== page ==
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link (url) Project Page [BibTex]

link (url) Project Page [BibTex]


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Large-Scale Direct SLAM with Stereo Cameras

Engel, J., Stueckler, J., Cremers, D.

In IEEE International Conference on Intelligent Robots and Systems (IROS), 2015 (inproceedings)

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[BibTex]

[BibTex]


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Children and Adults Differ in their Strategies for Social Learning

Lieder, F., Sim, Z. L., Hu, J. C., Griffiths, T. L., Xu, F.

In Proceedings of the 37th Annual Conference of the Cognitive Science Society, 2015 (inproceedings)

Abstract
Adults and children rely heavily on other people’s testimony. However, domains of knowledge where there is no consensus on the truth are likely to result in conflicting testimonies. Previous research has demonstrated that in these cases, learners look towards the majority opinion to make decisions. However, it remains unclear how learners evaluate social information, given that considering either the overall valence, or the number of testimonies, or both may lead to different conclusions. We therefore formalized several social learning strategies and compared them to the performance of adults and children. We find that children use different strategies than adults. This suggests that the development of social learning may involve the acquisition of cognitive strategies.

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link (url) [BibTex]

link (url) [BibTex]


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Motion Cooperation: Smooth Piece-Wise Rigid Scene Flow from RGB-D Images

Jaimez, M., Souiai, M., Stueckler, J., Gonzalez-Jimenez, J., Cremers, D.

In Proc. of the Int. Conference on 3D Vision (3DV), October 2015, {[video]} (inproceedings)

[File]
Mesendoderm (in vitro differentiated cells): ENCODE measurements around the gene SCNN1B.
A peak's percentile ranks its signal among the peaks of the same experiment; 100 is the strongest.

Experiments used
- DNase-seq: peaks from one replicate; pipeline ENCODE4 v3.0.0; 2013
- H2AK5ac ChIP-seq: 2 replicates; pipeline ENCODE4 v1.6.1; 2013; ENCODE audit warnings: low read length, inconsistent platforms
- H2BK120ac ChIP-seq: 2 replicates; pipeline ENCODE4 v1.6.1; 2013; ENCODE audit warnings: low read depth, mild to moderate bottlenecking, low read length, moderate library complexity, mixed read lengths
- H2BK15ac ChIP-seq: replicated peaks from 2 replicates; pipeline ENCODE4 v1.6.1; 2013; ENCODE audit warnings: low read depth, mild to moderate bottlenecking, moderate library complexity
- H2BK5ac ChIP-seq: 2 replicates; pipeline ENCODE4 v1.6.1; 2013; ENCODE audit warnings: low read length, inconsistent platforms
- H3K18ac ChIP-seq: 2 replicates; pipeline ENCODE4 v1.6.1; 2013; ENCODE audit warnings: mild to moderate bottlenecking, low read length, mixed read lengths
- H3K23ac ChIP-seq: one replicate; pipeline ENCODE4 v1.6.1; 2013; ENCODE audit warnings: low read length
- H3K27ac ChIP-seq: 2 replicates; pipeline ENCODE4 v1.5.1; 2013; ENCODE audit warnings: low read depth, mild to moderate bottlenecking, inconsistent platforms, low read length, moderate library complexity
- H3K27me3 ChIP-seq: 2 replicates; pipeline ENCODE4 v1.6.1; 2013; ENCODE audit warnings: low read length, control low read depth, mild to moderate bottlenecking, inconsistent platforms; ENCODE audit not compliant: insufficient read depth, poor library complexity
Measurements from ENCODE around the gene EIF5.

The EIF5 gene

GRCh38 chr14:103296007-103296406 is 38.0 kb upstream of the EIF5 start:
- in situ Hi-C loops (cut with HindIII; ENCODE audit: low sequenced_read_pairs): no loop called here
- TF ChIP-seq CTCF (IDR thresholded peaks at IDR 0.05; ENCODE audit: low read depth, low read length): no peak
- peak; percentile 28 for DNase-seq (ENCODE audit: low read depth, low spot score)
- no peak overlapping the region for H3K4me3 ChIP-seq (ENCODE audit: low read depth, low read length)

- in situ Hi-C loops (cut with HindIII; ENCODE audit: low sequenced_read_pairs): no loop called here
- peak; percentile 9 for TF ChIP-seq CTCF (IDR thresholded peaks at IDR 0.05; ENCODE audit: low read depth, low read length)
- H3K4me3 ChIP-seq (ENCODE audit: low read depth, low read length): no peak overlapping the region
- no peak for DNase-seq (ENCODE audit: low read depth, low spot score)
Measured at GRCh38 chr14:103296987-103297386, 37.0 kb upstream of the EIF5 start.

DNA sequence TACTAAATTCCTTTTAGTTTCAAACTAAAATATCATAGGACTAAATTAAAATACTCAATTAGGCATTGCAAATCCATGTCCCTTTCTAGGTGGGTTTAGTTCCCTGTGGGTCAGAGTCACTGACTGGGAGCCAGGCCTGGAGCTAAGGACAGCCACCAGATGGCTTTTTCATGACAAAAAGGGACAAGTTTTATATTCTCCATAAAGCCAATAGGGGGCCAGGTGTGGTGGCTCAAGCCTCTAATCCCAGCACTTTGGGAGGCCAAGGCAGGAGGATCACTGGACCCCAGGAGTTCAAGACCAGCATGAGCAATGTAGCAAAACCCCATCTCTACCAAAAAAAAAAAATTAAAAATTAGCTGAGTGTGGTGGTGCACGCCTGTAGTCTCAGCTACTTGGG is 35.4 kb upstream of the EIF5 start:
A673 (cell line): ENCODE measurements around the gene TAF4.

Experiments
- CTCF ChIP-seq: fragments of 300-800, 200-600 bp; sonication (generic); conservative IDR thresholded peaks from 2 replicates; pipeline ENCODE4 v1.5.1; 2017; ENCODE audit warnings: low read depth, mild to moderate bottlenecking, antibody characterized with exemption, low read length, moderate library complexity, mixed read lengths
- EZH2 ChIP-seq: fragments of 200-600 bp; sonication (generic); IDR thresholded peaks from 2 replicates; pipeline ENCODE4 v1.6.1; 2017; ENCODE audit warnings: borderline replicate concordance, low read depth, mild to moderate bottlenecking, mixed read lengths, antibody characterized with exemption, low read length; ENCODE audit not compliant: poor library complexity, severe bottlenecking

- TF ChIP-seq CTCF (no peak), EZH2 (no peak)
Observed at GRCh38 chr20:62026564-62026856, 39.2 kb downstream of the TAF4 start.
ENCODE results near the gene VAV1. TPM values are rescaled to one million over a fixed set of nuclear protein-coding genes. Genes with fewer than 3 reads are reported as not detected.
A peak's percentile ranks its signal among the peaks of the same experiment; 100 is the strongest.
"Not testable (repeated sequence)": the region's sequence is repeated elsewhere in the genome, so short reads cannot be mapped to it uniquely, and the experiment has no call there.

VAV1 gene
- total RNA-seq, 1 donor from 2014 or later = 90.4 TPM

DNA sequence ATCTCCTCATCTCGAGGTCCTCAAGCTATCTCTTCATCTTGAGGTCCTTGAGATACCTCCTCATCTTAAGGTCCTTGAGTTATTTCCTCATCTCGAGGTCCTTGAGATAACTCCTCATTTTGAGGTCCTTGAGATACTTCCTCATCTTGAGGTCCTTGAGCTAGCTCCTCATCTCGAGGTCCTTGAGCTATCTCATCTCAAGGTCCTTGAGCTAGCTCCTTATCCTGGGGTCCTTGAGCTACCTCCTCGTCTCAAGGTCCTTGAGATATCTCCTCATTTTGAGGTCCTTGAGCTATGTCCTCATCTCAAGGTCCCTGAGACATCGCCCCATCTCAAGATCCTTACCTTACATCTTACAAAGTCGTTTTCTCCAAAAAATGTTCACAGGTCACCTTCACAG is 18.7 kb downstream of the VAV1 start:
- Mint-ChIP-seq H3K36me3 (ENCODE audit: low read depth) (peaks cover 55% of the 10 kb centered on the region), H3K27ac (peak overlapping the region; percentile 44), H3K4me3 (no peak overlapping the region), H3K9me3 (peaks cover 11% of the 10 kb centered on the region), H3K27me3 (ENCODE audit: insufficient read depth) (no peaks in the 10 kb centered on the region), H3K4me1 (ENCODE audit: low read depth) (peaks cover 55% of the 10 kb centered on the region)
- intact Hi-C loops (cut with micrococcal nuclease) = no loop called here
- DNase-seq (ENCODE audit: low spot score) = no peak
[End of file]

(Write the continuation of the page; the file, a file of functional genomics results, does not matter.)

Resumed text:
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[BibTex]

[BibTex]


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Learning from others: Adult and child strategies in assessing conflicting ratings

Hu, J., Lieder, F., Griffiths, T. L., Xu, F.

In Biennial Meeting of the Society for Research in Child Development, Philadelphia, Pennsylvania, USA, 2015 (inproceedings)

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[BibTex]

[BibTex]


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Super-Resolution Keyframe Fusion for 3D Modeling with High-Quality Textures

Maier, R., Stueckler, J., Cremers, D.

In International Conference on 3D Vision (3DV), October 2015, {[slides] [poster]} (inproceedings)

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[BibTex]

[BibTex]


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Utility-weighted sampling in decisions from experience

Lieder, F., Griffiths, T. L., Hsu, M.

In The 2nd Multidisciplinary Conference on Reinforcement Learning and Decision Making, 2015 (inproceedings)

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[BibTex]

[BibTex]


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Reconstructing Street-Scenes in Real-Time From a Driving Car

Usenko, V., Engel, J., Stueckler, J., Cremers, D.

In Proc. of the Int. Conference on 3D Vision (3DV), October 2015 (inproceedings)

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[BibTex]

[BibTex]

2009


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Integrating indoor mobility, object manipulation, and intuitive interaction for domestic service tasks

Stueckler, J., Behnke, S.

In Proc. of the IEEE-RAS Int. Conf. on Humanoid Robots (Humanoids), pages: 506-513, December 2009 (inproceedings)

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link (url) DOI [BibTex]

2009


link (url) DOI [BibTex]


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Dynamaid, an Anthropomorphic Robot for Research on Domestic Service Applications

Stueckler, J., Schreiber, M., Behnke, S.

In Proc. of the European Conference on Mobile Robots (ECMR), pages: 87-92, 2009 (inproceedings)

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link (url) [BibTex]

link (url) [BibTex]